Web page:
A federal district judge in Delaware has given the go-ahead for an anti-trust suit to proceed alleging that major Class 8 truck OEMs conspired to make exclusive arrangements resulting in a monopoly on transmissions for Eaton Corp.
The complaint (Mark S. Wallach v. Eaton Inc.) alleges that OEMs Daimler Trucks North America, Peterbilt Motors Co., Volvo Trucks North America and Mack Trucks Inc. — conspired to eliminate Eaton’s competition, enabling Eaton to maintain a monopoly on transmissions and creating profits in which all the defendants could share.
U.S. District Judge Sue L. Robinson ruled that there was sufficient evidence to suggest that Eaton gave “rebates” to the OEMs in exchange for their agreement to exclusive use of Eaton transmissions.
The complaint alleges that once Eaton’s competition was eliminated, purchasers of Class 8 truck transmissions were then forced to pay “supracompetitive prices” for the transmissions.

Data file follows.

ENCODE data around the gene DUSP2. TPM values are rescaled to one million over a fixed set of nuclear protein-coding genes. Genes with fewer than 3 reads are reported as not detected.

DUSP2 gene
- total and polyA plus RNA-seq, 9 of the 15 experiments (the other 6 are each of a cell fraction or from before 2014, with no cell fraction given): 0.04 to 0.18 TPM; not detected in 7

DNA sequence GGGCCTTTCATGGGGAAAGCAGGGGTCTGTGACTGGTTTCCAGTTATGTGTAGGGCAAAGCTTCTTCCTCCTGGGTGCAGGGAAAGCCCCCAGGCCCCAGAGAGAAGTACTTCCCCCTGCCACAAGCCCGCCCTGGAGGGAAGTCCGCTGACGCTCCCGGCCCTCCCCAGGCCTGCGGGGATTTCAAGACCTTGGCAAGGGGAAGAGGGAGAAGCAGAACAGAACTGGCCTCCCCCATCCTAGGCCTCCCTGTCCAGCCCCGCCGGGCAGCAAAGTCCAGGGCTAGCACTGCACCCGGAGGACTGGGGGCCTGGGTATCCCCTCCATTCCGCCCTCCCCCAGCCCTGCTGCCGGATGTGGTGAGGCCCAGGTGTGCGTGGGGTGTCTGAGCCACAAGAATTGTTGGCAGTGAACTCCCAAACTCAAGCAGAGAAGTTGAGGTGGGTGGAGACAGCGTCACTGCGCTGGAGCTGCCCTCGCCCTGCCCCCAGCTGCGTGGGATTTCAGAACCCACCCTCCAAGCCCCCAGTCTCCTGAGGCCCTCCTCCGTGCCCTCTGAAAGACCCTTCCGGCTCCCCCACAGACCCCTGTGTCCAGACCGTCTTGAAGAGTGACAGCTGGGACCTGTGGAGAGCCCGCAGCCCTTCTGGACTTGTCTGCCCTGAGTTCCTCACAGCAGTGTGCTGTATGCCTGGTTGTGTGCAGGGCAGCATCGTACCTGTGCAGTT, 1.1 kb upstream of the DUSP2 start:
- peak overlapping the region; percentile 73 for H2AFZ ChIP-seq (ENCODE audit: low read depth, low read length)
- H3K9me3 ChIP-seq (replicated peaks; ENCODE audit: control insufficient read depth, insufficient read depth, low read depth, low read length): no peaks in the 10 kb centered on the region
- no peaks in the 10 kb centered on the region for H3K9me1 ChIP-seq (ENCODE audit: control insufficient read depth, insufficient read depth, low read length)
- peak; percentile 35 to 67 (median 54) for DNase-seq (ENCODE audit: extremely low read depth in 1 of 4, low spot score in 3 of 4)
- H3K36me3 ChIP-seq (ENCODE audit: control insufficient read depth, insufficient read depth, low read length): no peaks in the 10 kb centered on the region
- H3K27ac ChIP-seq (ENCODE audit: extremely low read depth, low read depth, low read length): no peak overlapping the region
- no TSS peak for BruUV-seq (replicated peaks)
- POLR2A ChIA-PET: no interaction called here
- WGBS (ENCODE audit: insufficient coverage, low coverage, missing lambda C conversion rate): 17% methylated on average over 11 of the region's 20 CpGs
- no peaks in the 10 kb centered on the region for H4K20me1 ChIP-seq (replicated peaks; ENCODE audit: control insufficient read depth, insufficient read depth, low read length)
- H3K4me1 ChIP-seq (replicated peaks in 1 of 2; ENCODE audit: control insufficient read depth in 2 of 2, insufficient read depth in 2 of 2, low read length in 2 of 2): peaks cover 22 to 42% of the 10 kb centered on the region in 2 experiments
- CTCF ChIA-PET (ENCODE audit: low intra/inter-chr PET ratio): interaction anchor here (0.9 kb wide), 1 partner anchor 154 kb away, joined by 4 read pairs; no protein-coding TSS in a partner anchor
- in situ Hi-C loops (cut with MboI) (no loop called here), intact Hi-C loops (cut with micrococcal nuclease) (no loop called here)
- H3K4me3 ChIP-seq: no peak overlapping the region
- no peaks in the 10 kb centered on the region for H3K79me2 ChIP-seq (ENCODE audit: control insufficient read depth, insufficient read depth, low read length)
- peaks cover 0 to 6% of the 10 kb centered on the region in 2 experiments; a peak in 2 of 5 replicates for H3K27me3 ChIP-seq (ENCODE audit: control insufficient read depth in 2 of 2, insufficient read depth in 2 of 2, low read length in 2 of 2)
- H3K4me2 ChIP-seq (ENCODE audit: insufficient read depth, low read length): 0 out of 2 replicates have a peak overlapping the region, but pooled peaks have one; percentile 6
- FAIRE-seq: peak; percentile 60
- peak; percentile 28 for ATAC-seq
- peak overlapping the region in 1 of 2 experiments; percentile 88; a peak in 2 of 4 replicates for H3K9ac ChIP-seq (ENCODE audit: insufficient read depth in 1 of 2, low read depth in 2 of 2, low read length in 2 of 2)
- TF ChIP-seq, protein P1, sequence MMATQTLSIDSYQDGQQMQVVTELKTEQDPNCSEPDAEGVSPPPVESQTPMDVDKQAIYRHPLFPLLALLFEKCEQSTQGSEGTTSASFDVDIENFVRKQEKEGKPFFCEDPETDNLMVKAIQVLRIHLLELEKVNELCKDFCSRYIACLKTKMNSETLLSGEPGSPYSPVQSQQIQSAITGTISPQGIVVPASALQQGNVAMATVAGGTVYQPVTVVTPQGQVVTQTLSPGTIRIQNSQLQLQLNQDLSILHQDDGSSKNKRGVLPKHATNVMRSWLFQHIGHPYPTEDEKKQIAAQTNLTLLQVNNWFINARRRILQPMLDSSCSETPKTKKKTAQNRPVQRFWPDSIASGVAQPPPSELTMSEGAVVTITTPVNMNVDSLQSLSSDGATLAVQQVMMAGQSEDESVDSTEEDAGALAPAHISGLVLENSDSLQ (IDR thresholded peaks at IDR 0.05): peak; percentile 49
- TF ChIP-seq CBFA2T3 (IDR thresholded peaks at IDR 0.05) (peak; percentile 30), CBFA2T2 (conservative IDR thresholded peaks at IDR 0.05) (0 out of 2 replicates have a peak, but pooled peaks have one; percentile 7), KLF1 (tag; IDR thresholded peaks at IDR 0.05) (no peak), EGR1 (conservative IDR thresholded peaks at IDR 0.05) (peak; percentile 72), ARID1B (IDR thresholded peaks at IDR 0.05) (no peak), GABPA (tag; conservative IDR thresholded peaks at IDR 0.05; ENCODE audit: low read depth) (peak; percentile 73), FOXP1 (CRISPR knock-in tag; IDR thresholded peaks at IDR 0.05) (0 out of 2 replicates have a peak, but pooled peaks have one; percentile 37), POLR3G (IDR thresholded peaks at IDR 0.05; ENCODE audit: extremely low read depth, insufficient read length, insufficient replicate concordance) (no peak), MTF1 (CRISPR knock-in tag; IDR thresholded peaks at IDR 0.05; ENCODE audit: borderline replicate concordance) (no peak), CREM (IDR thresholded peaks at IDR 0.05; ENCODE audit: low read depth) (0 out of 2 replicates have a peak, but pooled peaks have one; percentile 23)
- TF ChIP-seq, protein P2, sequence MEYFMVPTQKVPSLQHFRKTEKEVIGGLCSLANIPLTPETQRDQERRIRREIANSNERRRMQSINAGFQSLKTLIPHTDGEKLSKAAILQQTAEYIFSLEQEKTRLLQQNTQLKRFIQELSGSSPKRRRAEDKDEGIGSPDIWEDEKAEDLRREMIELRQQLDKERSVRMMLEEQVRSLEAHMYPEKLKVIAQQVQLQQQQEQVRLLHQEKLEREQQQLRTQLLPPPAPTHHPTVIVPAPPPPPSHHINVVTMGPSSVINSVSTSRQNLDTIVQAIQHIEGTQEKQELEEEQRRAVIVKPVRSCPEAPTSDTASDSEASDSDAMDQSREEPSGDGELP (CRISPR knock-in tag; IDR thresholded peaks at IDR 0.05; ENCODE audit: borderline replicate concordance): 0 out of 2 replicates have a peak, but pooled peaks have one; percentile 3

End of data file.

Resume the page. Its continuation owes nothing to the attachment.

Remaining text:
James W. Parks, manager, business communications for Eaton, said in the preliminary stage of the litigation, U.S. District Judge Sue Robinson denied Eaton’s motion to dismiss the case.
“Now the case may proceed to the discovery phase and the plaintiffs must prove the merits of their case,” he said.
He noted that “much of the plaintiffs’ complaint is based on the ZF Meritor case, in which Judge Robinson recently rejected Meritor’s damages case in its entirety and entered a final judgment of $0 damages, which both sides are appealing.”
In response to the complaint, Parks said, “Eaton believes that it has, at all times, competed fairly and lawfully, and consistent with company policy, will not comment further on pending litigation.”
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